The Maison & Objet show just wrapped in Paris, and it was full of home decor inspiration. The show is the largest showcase of European designers and their home products, and global attendees come to buy the latest for their stores, or simply take in the inspiration and find a fresh direction for their upcoming projects.
Exhibitors at the show are pretty ahead of the curve, so it’s likely that the trends on the floor today may not even get to your favorite shop for another year or more. But why wait? Here’s a look at the highlights.
Maison & Objet trends
The biggest takeaway I got from walking through the show was the overall Art Deco vibe. If you’re looking to update your space, why not channel 1920s opulence! It doesn’t mean you have to throw out all your stark, well-tailored furnishings – soften them up a bit with some Art-Deco inspired accessories. Here are some other trends spotted at the show:
Rich jewel tones
Perhaps it was the pairing of the velvets, suedes and other textural fabrics that seemed to take light and color and add so much dimension. The colors were so sumptuous and bold. Emerald greens, indigos, teals, reds and saturated pinks were everywhere. The treatment was not understated either – looks like 2018 and beyond’s mantra will be “more is more.”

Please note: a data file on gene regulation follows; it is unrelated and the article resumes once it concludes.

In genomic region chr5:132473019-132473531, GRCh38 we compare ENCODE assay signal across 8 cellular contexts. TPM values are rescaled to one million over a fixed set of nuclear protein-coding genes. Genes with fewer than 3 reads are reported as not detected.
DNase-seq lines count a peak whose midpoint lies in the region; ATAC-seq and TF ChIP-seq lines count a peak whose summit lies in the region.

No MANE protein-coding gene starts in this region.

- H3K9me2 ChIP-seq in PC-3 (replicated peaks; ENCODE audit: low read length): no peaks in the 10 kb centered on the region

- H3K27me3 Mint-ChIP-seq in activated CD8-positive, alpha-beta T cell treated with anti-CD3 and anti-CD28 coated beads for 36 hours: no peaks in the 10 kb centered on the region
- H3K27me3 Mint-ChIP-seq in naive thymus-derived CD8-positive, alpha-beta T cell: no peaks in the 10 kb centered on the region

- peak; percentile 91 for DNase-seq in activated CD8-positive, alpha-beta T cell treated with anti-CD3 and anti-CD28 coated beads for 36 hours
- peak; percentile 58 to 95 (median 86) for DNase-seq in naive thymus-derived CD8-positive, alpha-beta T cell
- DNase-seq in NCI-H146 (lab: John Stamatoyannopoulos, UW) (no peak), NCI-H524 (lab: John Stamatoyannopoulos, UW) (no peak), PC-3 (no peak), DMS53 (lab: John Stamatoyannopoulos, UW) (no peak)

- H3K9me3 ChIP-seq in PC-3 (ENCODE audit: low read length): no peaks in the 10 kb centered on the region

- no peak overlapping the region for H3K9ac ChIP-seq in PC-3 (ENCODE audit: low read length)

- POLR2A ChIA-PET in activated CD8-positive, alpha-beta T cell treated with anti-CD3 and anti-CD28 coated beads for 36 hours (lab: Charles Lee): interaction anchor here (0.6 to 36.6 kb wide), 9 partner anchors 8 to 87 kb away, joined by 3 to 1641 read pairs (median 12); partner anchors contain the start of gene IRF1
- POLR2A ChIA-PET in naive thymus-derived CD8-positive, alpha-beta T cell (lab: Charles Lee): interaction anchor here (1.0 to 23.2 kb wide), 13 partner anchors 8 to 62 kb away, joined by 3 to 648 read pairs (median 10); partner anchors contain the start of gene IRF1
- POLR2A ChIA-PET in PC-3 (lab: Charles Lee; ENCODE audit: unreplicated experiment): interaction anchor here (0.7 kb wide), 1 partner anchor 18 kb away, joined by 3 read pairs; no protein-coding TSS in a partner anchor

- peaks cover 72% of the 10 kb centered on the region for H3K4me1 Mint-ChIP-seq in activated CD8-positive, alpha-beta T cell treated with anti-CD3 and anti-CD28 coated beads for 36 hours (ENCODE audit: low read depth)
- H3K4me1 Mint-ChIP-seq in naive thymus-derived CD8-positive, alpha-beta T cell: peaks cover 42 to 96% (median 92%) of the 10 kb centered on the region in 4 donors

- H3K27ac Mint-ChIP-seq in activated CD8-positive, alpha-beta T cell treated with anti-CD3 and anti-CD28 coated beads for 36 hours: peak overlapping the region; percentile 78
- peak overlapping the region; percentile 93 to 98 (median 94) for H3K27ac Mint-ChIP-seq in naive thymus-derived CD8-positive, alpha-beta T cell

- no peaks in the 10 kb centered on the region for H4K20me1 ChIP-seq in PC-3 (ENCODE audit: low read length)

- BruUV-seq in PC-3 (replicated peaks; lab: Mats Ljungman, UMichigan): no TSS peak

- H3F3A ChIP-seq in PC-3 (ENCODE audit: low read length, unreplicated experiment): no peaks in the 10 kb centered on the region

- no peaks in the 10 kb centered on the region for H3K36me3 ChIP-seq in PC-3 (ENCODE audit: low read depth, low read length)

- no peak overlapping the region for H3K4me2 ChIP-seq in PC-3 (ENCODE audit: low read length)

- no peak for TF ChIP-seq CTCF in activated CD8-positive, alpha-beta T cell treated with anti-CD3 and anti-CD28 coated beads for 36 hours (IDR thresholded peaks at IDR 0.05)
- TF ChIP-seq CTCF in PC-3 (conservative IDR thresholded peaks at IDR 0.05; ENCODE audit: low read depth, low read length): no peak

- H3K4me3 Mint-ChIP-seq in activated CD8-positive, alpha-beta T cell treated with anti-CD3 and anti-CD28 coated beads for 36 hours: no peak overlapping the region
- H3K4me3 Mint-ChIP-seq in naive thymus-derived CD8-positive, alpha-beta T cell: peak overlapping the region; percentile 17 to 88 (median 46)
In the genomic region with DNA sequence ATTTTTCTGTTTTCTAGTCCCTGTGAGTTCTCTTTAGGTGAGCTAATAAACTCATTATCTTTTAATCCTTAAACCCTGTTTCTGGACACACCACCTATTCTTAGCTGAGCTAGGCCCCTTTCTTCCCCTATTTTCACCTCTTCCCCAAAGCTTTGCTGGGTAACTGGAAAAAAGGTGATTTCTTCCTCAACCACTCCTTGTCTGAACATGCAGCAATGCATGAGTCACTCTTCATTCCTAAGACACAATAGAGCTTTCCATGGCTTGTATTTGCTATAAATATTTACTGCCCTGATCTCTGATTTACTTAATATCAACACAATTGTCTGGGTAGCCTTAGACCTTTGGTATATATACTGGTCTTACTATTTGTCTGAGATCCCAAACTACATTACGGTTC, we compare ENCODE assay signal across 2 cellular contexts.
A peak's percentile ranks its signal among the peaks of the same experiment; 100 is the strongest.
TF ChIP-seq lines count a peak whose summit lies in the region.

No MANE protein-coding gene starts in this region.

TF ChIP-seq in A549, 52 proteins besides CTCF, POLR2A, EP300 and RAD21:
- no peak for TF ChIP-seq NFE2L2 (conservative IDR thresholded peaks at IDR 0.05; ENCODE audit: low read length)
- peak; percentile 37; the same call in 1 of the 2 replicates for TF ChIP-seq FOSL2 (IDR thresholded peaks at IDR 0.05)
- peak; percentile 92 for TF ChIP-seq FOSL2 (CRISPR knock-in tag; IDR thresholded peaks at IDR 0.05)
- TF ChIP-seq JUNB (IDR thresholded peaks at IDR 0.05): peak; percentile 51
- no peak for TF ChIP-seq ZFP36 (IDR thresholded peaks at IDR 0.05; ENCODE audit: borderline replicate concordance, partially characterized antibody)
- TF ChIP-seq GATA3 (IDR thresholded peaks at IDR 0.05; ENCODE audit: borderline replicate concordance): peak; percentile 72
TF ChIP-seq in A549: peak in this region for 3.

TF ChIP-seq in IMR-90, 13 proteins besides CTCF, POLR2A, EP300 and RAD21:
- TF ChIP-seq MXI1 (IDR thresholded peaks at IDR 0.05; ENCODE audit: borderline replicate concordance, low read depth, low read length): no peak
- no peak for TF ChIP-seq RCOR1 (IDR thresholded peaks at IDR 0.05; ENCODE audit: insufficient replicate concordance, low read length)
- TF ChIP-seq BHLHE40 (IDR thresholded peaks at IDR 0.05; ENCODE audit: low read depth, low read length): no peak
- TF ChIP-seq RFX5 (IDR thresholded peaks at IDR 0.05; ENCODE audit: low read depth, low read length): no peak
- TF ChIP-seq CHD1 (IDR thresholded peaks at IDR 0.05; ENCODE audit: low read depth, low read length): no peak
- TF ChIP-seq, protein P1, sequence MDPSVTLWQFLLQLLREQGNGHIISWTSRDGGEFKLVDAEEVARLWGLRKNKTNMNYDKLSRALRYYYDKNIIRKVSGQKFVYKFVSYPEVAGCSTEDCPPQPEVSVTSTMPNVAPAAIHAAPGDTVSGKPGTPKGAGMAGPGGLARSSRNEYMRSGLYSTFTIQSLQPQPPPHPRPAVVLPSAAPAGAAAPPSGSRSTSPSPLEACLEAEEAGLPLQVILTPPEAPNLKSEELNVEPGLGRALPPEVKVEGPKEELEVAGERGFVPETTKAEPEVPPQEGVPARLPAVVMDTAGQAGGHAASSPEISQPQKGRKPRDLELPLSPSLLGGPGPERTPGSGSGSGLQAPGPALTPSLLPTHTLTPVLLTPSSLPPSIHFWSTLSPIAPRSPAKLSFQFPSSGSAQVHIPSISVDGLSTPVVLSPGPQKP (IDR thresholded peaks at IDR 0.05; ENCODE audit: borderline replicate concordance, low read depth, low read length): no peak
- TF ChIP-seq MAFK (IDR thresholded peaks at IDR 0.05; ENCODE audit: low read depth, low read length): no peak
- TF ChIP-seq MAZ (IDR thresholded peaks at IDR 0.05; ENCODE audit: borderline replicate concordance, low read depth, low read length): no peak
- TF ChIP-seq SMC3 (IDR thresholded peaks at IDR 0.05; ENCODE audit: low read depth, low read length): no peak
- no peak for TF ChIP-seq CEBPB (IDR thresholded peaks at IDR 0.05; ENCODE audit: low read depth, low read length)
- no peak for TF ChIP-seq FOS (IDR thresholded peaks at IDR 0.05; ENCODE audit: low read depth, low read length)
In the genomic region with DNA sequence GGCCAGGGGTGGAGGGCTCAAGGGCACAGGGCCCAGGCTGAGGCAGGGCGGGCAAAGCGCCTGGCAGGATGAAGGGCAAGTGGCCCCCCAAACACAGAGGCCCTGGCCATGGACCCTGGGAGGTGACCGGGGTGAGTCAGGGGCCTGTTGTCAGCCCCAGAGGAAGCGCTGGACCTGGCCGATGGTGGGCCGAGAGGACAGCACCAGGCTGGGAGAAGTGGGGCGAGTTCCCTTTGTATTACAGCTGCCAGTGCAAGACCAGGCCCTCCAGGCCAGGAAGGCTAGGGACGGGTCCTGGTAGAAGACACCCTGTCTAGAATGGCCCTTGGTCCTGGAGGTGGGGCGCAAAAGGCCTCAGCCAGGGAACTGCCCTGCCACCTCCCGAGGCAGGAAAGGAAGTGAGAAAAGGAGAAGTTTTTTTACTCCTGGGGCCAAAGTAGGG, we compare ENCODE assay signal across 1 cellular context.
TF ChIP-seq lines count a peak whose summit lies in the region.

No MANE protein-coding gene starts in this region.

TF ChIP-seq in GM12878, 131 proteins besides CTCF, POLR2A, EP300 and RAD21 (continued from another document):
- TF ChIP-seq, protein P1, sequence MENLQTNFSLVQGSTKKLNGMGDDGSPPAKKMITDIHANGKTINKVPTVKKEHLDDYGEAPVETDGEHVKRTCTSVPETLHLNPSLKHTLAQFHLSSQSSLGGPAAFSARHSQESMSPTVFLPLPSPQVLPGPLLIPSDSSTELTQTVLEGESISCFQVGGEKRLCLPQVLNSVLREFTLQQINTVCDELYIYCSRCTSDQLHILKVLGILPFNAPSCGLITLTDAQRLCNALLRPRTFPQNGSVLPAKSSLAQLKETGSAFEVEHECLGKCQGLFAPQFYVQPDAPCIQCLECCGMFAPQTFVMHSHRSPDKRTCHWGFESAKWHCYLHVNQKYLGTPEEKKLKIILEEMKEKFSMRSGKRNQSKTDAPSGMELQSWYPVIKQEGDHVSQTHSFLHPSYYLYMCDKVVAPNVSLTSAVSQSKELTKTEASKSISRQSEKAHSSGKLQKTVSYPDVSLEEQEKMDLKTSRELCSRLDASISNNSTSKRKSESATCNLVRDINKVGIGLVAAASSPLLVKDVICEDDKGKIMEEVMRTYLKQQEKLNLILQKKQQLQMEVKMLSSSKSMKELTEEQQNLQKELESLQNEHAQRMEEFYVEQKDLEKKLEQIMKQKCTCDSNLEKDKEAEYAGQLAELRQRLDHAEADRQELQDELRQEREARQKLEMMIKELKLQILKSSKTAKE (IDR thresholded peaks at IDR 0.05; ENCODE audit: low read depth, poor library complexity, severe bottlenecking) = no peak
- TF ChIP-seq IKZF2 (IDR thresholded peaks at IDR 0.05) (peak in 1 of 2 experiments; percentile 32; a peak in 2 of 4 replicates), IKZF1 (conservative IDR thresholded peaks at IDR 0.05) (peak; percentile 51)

But what if you’re a neutral kind of person? No worries, the color oatmeal seems to be the new grey, and it worked well with all the new jewel tones.
Lots of fluid shapes and curves
Forget angular and boxy — it looks like we’ll see more fluid, round, oblong or curvy shapes and lines for the next couple of years. Sofas, lighting and even bookcases got the rounded treatment — and it’s pretty beautiful.
Texture, texture, texture
Tom Dixon’s booth was packed with admirers who fell in love with his hand-loomed collection of shaggy pillows and rugs that he named “Super Texture.” Everything was impossibly soft to the touch, and the color combinations were perfect.
An obsession with chairs
Chairs were the focal point of all the room settings, in a rich variety of fluid shapes and luxurious fabrics that begged visitors to give them a try.